Baume & Mercier Channels 1973 With its Fifth-Generation Revival of the Riviera Collection

Baume & Mercier threw its hat into the ring of watch manufacturers offering an integrated-bracelet steel sports watch with its revival of a 1970s stalwart, the Riviera, at the recently wrapped Watches & Wonders virtual fair. The new series, encompassing 10 references, seven distinct colorways and two different sizes, is inspired by the 1973 original and represents the fifth generation of designs since its debut. With it, Baume & Mercier hopes to simultaneously reference the era from which it sprang and also contextualize the design for the contemporary age.

Riviera 42mm

The Riviera 42mm is the larger of the two case sizes, its geometric shape providing it a sturdy, sporty silhouette that indicates a watch seemingly ready for anything and well-equipped to transition from formal situations to casual. The case’s most noticeable element is its dodecagonal (12-sided) bezel, secured via four screws and reminiscent of various other luxury sports watches in whose footsteps it’s following.  

On the case’s right side is a similarly geometric crown, signed with Baume & Mercier’s alternative logo. The watch is secured to the wrist by means of an integrated triple-link steel bracelet or a rubber strap. The finishing on each of the variations is primarily brushed, with some contrasting polishing, with the exception of a single reference, 10617, which opts for a black steel ADLC coating.

Another noteworthy factor of the newest Riviera models are the various dial options, five in all. The first three are decorated with a wavy-textured pattern in sunray silver, black, or blue; the other two opt for dials in semi-transparent sapphire, either blue- or black-tinted, to partially reveal the movement behind them.

Along the dial’s outer edge, applied indices mark each hour, with rectangles at most positions and Roman numerals at 12 and 6 o’clock. Beyond the hour markers, the dial is relatively spartan, with a subtle date window at 3 o’clock, two partially skeletonized, rounded Dauphine hands for the hour and minute and a simple stick counter for the passing seconds.

Inside the 42-mm watch is one of two different movements. The solid, textured-dial versions use a Sellita SW200, an automatic caliber with a 38-hour power reserve — a straightforward and fine movement for a watch in this price range. For the pricier sapphire-dial versions, Baume & Mercier uses the Baumatic BM13-1975A, its automatic in-house-developed movement in which the brand takes justifiable pride. The caliber boasts a five-day power reserve, an accuracy of -4 /+6 seconds per day with a frequency of 28,800 vph, and a magnetic resistance of 1,500 Gauss.

Riviera 36mm

More conservative in its case dimensions, the Riviera 36mm also offers a reduced water resistance compared to that of its bigger siblings, 50 meters rather than 100 meters. Besides that, the lugs seem to be somewhat more tapered into the integrated bracelet, which along with the size decrease makes for a still sturdy but noticeably more elegant look on the wrist. This aesthetic is further bolstered by the use of diamonds, instead of the four bezel screws, on one of the models.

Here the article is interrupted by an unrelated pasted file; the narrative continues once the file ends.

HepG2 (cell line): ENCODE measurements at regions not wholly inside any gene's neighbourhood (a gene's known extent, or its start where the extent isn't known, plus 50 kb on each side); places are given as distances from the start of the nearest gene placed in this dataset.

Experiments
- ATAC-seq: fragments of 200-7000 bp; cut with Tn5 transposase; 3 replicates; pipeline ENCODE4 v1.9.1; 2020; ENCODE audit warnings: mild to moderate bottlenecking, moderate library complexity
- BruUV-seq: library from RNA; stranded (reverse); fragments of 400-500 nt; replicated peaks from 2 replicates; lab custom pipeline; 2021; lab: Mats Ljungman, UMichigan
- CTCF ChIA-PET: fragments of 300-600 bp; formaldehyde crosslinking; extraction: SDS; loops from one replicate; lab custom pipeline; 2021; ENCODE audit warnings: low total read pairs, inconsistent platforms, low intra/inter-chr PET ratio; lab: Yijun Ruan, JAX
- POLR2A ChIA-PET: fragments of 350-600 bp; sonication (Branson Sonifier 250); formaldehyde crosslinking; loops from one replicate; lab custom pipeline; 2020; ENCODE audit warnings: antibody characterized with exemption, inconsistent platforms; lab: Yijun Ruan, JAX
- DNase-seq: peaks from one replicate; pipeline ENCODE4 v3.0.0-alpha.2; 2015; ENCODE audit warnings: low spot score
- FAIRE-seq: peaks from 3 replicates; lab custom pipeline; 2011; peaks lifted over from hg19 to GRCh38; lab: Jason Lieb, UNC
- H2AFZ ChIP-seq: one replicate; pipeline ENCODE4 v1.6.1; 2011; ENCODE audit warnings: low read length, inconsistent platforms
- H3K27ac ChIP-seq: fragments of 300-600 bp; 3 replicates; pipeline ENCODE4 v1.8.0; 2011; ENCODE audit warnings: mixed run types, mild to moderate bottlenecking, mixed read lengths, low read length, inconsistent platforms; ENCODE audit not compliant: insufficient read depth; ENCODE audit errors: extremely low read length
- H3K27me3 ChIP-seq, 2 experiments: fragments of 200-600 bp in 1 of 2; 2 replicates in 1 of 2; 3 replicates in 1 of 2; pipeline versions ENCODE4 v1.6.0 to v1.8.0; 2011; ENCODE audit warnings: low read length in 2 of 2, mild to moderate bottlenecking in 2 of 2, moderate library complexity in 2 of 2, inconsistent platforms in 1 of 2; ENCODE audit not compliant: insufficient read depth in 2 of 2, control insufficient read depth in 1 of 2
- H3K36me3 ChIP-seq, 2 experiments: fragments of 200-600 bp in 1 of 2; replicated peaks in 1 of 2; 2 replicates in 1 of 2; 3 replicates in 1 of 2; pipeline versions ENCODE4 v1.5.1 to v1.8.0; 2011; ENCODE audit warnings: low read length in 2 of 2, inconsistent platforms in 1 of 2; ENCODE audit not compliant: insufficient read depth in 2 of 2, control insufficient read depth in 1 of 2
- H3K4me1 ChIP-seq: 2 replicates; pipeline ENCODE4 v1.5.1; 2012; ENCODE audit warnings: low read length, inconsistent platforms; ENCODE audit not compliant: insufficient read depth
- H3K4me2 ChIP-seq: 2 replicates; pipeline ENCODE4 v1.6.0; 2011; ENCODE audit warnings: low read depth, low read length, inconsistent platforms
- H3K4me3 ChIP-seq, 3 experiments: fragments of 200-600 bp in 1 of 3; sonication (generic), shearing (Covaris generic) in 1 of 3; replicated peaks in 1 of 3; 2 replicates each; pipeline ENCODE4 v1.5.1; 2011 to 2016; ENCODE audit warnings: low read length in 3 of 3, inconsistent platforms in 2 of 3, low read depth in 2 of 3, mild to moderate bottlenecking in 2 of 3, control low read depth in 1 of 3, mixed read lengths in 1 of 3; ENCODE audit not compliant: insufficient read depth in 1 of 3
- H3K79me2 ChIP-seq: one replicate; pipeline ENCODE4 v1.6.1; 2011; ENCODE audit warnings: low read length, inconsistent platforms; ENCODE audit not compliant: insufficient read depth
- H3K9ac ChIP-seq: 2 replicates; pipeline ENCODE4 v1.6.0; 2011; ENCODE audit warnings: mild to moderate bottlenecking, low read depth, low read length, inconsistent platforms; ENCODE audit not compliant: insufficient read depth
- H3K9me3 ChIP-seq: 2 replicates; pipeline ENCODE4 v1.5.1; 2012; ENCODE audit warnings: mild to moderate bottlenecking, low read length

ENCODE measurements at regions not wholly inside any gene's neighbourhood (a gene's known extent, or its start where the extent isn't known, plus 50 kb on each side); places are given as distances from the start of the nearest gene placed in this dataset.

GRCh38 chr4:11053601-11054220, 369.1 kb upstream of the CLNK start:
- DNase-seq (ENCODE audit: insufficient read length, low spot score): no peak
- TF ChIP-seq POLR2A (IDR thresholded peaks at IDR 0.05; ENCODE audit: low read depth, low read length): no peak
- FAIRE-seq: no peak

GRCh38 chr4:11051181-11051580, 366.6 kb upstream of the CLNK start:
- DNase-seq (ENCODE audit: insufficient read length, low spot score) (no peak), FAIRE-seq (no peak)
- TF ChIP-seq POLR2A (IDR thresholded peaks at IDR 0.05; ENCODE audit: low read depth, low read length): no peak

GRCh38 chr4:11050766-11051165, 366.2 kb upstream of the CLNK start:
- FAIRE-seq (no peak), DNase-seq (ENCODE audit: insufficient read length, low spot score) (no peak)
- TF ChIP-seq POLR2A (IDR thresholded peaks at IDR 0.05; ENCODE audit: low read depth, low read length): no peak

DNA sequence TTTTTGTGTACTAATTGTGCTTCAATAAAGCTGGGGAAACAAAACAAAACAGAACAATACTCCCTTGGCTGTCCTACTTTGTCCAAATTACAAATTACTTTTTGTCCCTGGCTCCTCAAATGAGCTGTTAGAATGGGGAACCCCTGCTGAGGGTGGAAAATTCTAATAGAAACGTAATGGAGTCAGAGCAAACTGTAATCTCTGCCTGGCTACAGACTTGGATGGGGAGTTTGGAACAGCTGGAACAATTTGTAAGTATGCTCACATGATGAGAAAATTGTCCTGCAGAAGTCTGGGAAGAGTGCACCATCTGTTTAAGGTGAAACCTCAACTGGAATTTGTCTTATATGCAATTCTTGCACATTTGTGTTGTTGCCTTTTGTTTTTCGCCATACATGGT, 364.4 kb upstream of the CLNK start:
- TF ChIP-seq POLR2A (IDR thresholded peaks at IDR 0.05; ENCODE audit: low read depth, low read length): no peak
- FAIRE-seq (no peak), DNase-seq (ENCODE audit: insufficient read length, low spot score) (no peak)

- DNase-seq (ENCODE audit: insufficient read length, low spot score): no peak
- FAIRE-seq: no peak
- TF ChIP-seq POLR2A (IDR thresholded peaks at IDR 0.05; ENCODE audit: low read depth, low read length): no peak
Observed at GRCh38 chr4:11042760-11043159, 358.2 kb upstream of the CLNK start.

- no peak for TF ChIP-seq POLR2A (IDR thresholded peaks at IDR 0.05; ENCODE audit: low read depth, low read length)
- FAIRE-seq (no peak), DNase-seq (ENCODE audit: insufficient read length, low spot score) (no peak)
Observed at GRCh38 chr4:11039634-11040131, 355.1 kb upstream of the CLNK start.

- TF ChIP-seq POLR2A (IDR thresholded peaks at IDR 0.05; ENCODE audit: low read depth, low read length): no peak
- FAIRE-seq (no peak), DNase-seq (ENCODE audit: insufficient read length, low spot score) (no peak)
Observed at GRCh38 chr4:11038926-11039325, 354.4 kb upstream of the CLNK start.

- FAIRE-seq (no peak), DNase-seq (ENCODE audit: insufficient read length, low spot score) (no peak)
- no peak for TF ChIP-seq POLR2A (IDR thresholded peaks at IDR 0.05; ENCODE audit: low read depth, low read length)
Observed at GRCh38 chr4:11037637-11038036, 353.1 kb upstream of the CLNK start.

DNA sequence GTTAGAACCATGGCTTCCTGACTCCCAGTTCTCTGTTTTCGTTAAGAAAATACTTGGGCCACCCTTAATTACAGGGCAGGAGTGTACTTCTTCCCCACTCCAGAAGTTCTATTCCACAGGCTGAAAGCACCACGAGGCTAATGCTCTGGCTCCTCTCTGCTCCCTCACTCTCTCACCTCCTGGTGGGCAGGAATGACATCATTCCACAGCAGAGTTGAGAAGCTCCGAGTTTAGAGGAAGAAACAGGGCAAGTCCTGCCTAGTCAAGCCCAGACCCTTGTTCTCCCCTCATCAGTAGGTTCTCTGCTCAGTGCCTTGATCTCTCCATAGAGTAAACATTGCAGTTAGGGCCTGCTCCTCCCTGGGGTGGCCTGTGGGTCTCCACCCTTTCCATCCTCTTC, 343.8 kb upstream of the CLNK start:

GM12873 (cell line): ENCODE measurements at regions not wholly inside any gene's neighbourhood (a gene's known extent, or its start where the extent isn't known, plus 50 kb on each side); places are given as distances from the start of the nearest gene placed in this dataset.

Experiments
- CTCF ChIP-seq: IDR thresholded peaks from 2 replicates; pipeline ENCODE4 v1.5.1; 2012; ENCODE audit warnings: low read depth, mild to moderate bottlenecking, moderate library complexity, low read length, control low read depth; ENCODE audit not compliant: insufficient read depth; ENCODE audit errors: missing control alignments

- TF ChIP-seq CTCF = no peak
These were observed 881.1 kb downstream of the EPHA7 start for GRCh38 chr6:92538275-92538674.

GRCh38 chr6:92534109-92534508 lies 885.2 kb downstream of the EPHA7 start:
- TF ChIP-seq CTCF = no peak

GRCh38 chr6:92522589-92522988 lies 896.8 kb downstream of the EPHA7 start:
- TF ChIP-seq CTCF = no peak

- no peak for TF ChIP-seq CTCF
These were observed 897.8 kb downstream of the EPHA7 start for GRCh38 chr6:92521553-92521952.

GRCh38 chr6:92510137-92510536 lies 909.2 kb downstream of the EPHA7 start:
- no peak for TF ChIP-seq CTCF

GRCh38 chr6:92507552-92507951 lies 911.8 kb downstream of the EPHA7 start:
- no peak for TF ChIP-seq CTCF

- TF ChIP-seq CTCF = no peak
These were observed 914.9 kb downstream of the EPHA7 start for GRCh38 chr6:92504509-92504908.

The dial texture of the 42-mm models is at play as well in these watches, with three colors including sunray silver, light blue, and black. Also echoing the 42-mm versions, these more compact timepieces are outfitted with one of two chosen movements — the previously discussed Sellita SW200 or the Ronda 714Li, a common Swiss-made quartz caliber. Baume & Mercier is clearly gearing the Riviera 36mm towards a less mechanically inclined audience, so the movement choice is appropriate.

Pricing and Availability

All of the models within the new Baume & Mercier Riviera collection are available now, via the brand’s authorized dealers. Pricing begins at $1,850 for a 36-mm quartz version, and tops out at $3,900 for the black cased 42-mm edition with the Baumatic caliber.

To learn more, visit Baume & Mercier, here.

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  1. You forgot to mention the 43mm chrono versions they made as well of the new Riveria

  2. Randy Rogers

    A long time coming, but better late then never, Riviera is a Hallmark Timepiece for B&M and should have been resurrected during the early millennia at the latest. This evolution, given AP, Hublot have made a living off the Bezel with Screws for two generations and both Chopard and Bell & Ross have both recently entered the arena, takes a little edge off what should be an important Collection in re-birthing a demand for the “Cross-over” Sport Category for B&M. Myself, I see the Strap versions being the big Winner “over-the-counter”, the Integrated Strap, matching the Dial flawlessly, should be expanded to a Green and a Chocolate-Coffee, Seamist and White as well. When the time comes for the Chronograph, and it will follow, Riviera should be thought of in the context of what it represents, pand it’s Bezel Shape, not necessarily the 4 Screws place on the 1/2 Hour. The Collection can evolve and the Satin Finished, Polished Edge, should not necessarily be forgotten, as the progenitor of the Riviera, as it lends itself to a myriad of applications from Diamond to a Driver’s Bezel with Tachymetre. This should help B&M tremendously and take the load off Hampton and Capeland. Glad to see they finally went back to the Romance that is the Riviera!

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